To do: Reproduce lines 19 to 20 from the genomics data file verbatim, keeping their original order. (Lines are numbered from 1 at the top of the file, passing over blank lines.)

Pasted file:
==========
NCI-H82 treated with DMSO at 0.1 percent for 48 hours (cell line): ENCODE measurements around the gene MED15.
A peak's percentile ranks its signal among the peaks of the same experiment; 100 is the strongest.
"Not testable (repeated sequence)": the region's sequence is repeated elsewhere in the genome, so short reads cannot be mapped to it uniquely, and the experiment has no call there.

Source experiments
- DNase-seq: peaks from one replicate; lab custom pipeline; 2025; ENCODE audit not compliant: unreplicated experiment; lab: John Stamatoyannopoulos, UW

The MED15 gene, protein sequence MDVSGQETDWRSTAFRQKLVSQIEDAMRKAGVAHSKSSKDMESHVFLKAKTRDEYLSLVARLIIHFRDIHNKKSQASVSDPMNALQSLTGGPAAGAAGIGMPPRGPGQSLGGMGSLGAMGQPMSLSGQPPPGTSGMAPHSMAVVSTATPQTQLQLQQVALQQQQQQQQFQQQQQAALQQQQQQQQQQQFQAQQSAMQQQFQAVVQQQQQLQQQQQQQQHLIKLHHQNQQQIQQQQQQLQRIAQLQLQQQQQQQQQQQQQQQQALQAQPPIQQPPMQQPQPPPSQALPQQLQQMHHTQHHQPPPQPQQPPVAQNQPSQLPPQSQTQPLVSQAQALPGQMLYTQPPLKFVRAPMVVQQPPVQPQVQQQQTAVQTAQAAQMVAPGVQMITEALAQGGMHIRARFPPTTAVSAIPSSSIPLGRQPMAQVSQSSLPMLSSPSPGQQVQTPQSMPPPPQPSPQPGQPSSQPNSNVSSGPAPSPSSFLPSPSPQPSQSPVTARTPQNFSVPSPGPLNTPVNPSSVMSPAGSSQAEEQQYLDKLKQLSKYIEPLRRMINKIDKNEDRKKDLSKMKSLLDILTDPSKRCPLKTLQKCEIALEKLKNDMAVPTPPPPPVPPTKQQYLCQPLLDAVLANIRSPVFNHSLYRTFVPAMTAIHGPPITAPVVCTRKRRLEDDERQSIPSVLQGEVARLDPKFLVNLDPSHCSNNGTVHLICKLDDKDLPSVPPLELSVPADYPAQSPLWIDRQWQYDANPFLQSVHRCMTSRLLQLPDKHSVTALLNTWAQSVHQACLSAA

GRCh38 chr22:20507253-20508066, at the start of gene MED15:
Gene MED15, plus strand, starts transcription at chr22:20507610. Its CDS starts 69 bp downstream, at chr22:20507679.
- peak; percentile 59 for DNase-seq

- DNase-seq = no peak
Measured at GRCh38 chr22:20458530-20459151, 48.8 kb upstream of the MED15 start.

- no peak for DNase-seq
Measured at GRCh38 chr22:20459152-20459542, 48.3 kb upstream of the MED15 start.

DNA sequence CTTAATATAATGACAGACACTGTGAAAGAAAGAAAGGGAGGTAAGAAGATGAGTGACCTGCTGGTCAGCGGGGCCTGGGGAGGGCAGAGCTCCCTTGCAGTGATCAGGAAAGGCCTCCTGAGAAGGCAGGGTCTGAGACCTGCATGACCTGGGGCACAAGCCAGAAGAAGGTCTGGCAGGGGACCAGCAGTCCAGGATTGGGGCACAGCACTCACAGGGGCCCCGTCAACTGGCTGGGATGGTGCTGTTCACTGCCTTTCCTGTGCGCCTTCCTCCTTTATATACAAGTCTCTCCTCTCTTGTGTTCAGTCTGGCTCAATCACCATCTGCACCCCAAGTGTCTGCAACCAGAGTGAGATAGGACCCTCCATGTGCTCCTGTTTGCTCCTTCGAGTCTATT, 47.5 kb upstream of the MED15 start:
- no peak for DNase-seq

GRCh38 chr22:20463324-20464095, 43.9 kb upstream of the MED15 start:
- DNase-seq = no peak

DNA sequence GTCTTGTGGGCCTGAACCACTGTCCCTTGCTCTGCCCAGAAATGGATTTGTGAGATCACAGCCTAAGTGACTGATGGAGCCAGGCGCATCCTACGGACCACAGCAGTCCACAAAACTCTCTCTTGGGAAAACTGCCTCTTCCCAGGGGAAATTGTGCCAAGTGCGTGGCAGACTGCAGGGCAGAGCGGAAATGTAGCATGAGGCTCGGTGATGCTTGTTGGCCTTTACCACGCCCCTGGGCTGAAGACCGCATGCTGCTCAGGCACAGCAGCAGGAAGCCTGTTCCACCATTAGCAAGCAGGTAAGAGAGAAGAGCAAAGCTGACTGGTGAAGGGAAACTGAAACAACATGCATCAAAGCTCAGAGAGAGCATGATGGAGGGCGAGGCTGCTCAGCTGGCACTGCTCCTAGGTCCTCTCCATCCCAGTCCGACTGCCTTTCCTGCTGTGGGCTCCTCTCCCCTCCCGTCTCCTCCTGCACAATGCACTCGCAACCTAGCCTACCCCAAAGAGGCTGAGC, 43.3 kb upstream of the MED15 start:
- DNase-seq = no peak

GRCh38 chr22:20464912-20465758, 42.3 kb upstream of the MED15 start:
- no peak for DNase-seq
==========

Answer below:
- DNase-seq = no peak

GRCh38 chr22:20464912-20465758, 42.3 kb upstream of the MED15 start: